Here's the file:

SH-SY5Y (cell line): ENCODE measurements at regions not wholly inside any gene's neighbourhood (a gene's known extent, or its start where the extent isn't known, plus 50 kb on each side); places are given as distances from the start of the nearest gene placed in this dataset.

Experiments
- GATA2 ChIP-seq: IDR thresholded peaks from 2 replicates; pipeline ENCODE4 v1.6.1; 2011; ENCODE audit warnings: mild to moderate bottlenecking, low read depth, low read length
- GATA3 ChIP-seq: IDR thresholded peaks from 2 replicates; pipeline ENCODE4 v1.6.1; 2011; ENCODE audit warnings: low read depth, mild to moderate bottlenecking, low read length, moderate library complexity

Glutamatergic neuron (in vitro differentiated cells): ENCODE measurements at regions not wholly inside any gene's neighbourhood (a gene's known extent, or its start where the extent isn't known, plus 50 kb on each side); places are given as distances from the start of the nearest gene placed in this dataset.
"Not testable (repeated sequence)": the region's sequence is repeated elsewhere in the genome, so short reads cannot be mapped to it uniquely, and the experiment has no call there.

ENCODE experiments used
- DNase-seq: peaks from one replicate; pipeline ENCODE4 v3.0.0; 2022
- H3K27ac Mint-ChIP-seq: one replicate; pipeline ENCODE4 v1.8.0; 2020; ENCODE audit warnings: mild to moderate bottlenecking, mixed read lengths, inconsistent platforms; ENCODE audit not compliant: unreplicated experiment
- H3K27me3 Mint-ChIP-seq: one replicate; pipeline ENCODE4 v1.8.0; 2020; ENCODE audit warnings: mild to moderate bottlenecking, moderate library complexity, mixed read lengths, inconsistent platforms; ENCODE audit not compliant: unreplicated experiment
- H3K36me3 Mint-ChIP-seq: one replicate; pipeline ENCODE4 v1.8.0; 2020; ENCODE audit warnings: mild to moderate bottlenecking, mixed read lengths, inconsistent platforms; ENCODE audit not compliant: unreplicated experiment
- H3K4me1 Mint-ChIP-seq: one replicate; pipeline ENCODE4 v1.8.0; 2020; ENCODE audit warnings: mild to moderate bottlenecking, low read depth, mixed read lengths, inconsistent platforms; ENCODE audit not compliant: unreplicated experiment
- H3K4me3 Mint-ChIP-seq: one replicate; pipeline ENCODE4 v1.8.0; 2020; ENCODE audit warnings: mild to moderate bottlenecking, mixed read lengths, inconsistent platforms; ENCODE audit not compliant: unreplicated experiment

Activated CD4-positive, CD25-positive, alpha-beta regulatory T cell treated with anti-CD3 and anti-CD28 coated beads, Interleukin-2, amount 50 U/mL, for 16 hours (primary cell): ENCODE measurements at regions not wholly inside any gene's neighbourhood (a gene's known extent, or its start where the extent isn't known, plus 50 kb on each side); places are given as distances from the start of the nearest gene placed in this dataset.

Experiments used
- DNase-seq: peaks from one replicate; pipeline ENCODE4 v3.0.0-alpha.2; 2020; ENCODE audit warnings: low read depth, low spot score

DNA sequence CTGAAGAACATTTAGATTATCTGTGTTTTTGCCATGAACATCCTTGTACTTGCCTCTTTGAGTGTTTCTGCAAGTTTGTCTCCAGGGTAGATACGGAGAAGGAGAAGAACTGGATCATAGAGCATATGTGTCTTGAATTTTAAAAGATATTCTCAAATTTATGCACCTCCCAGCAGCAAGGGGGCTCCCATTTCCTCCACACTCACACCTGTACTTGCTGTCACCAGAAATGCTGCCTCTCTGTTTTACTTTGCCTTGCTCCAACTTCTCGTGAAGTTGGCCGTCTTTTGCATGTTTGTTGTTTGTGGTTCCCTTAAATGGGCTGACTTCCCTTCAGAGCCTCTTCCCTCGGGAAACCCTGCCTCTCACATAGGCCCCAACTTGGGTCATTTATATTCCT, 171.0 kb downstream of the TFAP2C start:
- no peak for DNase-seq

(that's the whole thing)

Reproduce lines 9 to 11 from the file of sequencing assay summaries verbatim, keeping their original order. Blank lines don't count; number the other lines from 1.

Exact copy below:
- H3K27ac Mint-ChIP-seq: one replicate; pipeline ENCODE4 v1.8.0; 2020; ENCODE audit warnings: mild to moderate bottlenecking, mixed read lengths, inconsistent platforms; ENCODE audit not compliant: unreplicated experiment
- H3K27me3 Mint-ChIP-seq: one replicate; pipeline ENCODE4 v1.8.0; 2020; ENCODE audit warnings: mild to moderate bottlenecking, moderate library complexity, mixed read lengths, inconsistent platforms; ENCODE audit not compliant: unreplicated experiment
- H3K36me3 Mint-ChIP-seq: one replicate; pipeline ENCODE4 v1.8.0; 2020; ENCODE audit warnings: mild to moderate bottlenecking, mixed read lengths, inconsistent platforms; ENCODE audit not compliant: unreplicated experiment